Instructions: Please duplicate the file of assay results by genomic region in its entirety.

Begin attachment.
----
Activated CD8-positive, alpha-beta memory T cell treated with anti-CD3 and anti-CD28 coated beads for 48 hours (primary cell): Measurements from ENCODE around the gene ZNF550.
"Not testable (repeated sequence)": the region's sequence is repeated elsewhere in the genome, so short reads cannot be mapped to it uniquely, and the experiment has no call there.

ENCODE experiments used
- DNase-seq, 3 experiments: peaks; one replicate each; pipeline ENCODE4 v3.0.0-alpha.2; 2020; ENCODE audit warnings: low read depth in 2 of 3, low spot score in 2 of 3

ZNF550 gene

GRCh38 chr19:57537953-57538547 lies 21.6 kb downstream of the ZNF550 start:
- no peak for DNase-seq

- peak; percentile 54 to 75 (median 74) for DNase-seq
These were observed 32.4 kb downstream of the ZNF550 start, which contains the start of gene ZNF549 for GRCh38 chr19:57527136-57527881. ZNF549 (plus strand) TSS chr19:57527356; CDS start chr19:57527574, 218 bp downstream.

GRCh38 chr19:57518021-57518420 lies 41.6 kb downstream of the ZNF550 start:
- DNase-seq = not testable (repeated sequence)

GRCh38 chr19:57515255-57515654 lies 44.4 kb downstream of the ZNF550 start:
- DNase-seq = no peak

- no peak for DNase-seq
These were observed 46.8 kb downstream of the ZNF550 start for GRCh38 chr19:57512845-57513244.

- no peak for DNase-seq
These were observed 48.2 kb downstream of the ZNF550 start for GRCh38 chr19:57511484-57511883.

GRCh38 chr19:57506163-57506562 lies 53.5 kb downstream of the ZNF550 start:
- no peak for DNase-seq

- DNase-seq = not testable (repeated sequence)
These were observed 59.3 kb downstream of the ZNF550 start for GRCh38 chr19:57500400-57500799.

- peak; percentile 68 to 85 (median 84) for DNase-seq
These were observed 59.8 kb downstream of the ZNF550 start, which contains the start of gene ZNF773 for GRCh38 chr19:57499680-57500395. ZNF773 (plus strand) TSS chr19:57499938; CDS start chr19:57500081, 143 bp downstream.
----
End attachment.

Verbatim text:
Activated CD8-positive, alpha-beta memory T cell treated with anti-CD3 and anti-CD28 coated beads for 48 hours (primary cell): Measurements from ENCODE around the gene ZNF550.
"Not testable (repeated sequence)": the region's sequence is repeated elsewhere in the genome, so short reads cannot be mapped to it uniquely, and the experiment has no call there.

ENCODE experiments used
- DNase-seq, 3 experiments: peaks; one replicate each; pipeline ENCODE4 v3.0.0-alpha.2; 2020; ENCODE audit warnings: low read depth in 2 of 3, low spot score in 2 of 3

ZNF550 gene

GRCh38 chr19:57537953-57538547 lies 21.6 kb downstream of the ZNF550 start:
- no peak for DNase-seq

- peak; percentile 54 to 75 (median 74) for DNase-seq
These were observed 32.4 kb downstream of the ZNF550 start, which contains the start of gene ZNF549 for GRCh38 chr19:57527136-57527881. ZNF549 (plus strand) TSS chr19:57527356; CDS start chr19:57527574, 218 bp downstream.

GRCh38 chr19:57518021-57518420 lies 41.6 kb downstream of the ZNF550 start:
- DNase-seq = not testable (repeated sequence)

GRCh38 chr19:57515255-57515654 lies 44.4 kb downstream of the ZNF550 start:
- DNase-seq = no peak

- no peak for DNase-seq
These were observed 46.8 kb downstream of the ZNF550 start for GRCh38 chr19:57512845-57513244.

- no peak for DNase-seq
These were observed 48.2 kb downstream of the ZNF550 start for GRCh38 chr19:57511484-57511883.

GRCh38 chr19:57506163-57506562 lies 53.5 kb downstream of the ZNF550 start:
- no peak for DNase-seq

- DNase-seq = not testable (repeated sequence)
These were observed 59.3 kb downstream of the ZNF550 start for GRCh38 chr19:57500400-57500799.

- peak; percentile 68 to 85 (median 84) for DNase-seq
These were observed 59.8 kb downstream of the ZNF550 start, which contains the start of gene ZNF773 for GRCh38 chr19:57499680-57500395. ZNF773 (plus strand) TSS chr19:57499938; CDS start chr19:57500081, 143 bp downstream.